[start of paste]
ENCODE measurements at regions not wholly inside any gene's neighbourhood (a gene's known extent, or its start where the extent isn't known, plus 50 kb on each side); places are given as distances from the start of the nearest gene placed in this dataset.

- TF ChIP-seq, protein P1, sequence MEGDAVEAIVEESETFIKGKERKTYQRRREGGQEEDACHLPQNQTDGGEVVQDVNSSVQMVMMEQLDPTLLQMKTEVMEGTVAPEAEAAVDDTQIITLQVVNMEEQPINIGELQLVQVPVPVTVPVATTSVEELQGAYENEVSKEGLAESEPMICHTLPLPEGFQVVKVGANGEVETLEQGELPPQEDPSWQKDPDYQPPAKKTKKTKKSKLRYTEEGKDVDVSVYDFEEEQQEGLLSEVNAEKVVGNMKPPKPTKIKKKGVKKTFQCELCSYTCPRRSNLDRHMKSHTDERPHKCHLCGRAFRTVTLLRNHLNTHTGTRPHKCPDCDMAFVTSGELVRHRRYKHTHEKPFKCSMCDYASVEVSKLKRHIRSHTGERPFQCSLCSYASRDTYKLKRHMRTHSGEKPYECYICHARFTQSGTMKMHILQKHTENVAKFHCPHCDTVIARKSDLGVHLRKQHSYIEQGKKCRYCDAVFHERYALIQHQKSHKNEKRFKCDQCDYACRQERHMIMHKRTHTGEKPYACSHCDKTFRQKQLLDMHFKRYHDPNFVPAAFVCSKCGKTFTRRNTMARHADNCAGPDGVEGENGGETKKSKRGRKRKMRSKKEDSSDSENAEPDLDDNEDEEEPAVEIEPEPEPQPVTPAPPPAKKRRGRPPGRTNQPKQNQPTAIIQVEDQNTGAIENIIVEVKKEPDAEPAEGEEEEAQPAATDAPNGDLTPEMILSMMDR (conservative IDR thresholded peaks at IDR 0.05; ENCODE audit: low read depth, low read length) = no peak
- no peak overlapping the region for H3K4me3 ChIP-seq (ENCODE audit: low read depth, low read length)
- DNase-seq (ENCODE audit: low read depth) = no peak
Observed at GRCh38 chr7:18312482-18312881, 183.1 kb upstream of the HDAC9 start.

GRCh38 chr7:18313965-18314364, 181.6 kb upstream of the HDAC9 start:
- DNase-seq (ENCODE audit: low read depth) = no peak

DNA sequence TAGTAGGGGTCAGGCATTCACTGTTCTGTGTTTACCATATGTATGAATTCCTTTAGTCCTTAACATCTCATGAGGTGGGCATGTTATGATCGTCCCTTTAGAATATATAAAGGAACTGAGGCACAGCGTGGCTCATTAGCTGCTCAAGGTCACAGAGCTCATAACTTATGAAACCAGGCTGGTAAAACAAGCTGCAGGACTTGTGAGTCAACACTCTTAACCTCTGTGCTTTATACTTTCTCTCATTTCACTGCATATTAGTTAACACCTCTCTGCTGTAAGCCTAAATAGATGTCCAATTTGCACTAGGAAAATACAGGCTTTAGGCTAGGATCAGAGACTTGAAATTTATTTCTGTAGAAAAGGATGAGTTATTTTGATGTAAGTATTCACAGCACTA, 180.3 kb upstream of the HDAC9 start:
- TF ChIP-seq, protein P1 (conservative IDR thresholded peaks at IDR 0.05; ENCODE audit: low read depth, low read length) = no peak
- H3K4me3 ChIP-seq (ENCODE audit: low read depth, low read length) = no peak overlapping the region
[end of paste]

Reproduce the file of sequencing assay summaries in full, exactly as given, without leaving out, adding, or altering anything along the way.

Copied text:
ENCODE measurements at regions not wholly inside any gene's neighbourhood (a gene's known extent, or its start where the extent isn't known, plus 50 kb on each side); places are given as distances from the start of the nearest gene placed in this dataset.

- TF ChIP-seq, protein P1, sequence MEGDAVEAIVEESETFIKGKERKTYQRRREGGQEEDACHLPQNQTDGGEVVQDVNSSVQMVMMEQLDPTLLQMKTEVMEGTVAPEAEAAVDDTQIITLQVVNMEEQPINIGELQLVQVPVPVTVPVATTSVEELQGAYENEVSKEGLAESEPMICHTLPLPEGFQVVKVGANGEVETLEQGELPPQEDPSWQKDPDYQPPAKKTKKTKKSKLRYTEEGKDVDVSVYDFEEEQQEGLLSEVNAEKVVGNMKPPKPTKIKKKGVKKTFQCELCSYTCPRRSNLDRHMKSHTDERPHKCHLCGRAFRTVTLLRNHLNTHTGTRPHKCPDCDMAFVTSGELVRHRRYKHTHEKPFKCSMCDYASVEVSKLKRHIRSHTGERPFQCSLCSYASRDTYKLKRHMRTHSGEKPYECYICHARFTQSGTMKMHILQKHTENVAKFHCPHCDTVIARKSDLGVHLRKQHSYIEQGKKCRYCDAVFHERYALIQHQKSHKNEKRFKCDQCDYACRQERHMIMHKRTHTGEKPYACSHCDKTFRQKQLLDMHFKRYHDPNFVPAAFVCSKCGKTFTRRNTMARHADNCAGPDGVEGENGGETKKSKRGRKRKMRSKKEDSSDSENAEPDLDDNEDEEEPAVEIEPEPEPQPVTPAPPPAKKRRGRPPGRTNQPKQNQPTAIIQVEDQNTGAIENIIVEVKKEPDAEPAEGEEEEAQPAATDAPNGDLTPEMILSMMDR (conservative IDR thresholded peaks at IDR 0.05; ENCODE audit: low read depth, low read length) = no peak
- no peak overlapping the region for H3K4me3 ChIP-seq (ENCODE audit: low read depth, low read length)
- DNase-seq (ENCODE audit: low read depth) = no peak
Observed at GRCh38 chr7:18312482-18312881, 183.1 kb upstream of the HDAC9 start.

GRCh38 chr7:18313965-18314364, 181.6 kb upstream of the HDAC9 start:
- DNase-seq (ENCODE audit: low read depth) = no peak

DNA sequence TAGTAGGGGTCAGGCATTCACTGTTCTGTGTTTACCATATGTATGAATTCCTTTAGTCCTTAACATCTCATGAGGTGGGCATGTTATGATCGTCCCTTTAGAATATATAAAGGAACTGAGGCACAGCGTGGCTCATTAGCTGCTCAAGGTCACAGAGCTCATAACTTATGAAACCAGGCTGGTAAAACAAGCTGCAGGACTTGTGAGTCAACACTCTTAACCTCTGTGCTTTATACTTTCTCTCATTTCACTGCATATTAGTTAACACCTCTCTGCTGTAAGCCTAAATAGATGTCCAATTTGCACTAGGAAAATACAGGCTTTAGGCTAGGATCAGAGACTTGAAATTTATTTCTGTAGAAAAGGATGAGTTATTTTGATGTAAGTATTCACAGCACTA, 180.3 kb upstream of the HDAC9 start:
- TF ChIP-seq, protein P1 (conservative IDR thresholded peaks at IDR 0.05; ENCODE audit: low read depth, low read length) = no peak
- H3K4me3 ChIP-seq (ENCODE audit: low read depth, low read length) = no peak overlapping the region